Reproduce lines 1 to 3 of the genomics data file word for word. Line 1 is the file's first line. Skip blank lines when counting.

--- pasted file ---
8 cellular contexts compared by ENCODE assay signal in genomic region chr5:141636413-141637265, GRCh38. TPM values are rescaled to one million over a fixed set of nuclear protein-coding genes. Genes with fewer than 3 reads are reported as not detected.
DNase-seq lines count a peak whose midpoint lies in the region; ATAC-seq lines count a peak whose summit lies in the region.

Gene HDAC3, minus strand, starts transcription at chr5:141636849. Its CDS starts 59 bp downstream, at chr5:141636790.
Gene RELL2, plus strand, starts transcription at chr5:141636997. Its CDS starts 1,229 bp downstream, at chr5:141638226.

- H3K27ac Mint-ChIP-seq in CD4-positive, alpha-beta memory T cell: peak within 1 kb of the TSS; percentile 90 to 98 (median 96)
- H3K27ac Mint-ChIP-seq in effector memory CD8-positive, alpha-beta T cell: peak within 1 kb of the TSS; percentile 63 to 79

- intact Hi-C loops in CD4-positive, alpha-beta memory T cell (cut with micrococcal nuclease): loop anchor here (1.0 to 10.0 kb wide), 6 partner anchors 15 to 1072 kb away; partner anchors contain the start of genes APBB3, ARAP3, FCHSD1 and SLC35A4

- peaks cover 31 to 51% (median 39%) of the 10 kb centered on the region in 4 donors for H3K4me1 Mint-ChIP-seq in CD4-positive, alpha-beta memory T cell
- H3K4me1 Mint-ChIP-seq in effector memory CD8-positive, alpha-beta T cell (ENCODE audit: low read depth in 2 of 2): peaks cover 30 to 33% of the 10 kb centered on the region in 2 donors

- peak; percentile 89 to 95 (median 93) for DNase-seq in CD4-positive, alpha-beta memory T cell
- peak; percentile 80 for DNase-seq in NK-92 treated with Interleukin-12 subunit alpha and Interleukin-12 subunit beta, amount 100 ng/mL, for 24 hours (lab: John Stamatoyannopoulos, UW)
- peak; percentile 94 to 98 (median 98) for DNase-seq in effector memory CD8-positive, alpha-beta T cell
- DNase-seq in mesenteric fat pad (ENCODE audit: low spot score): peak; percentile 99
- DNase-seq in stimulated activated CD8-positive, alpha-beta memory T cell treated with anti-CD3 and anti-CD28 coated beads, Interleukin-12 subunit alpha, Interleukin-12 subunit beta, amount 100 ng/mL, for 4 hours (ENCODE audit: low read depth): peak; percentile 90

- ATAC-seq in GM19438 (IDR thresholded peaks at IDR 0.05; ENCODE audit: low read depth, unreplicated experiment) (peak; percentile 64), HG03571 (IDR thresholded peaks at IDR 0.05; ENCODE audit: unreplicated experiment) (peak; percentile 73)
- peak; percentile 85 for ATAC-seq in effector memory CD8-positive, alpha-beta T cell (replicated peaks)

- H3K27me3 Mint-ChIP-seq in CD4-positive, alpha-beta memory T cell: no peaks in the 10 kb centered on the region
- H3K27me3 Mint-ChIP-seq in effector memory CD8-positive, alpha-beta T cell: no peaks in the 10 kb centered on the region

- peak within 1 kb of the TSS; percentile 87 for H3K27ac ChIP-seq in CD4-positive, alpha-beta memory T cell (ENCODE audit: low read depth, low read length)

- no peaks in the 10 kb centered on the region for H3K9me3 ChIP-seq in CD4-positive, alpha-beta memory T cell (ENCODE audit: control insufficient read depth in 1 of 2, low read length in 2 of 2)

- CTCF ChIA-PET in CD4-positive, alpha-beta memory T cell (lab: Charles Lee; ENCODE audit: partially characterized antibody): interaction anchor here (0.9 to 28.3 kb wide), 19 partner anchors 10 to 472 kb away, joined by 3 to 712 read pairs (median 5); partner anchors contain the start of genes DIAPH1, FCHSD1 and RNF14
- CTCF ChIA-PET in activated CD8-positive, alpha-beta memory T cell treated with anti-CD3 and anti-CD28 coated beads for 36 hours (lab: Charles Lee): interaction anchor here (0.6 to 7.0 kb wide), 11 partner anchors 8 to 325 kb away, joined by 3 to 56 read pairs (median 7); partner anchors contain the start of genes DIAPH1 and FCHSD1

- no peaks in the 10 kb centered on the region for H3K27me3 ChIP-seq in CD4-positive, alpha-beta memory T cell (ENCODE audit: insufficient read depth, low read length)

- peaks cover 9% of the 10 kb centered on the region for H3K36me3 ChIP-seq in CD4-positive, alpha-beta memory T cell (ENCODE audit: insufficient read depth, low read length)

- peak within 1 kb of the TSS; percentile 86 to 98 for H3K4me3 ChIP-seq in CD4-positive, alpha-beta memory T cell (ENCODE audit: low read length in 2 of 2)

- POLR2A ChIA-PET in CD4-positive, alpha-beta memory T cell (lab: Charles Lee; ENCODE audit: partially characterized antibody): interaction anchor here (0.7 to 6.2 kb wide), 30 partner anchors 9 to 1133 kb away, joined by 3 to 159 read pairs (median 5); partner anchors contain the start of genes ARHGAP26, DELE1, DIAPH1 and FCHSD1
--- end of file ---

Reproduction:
8 cellular contexts compared by ENCODE assay signal in genomic region chr5:141636413-141637265, GRCh38. TPM values are rescaled to one million over a fixed set of nuclear protein-coding genes. Genes with fewer than 3 reads are reported as not detected.
DNase-seq lines count a peak whose midpoint lies in the region; ATAC-seq lines count a peak whose summit lies in the region.

Gene HDAC3, minus strand, starts transcription at chr5:141636849. Its CDS starts 59 bp downstream, at chr5:141636790.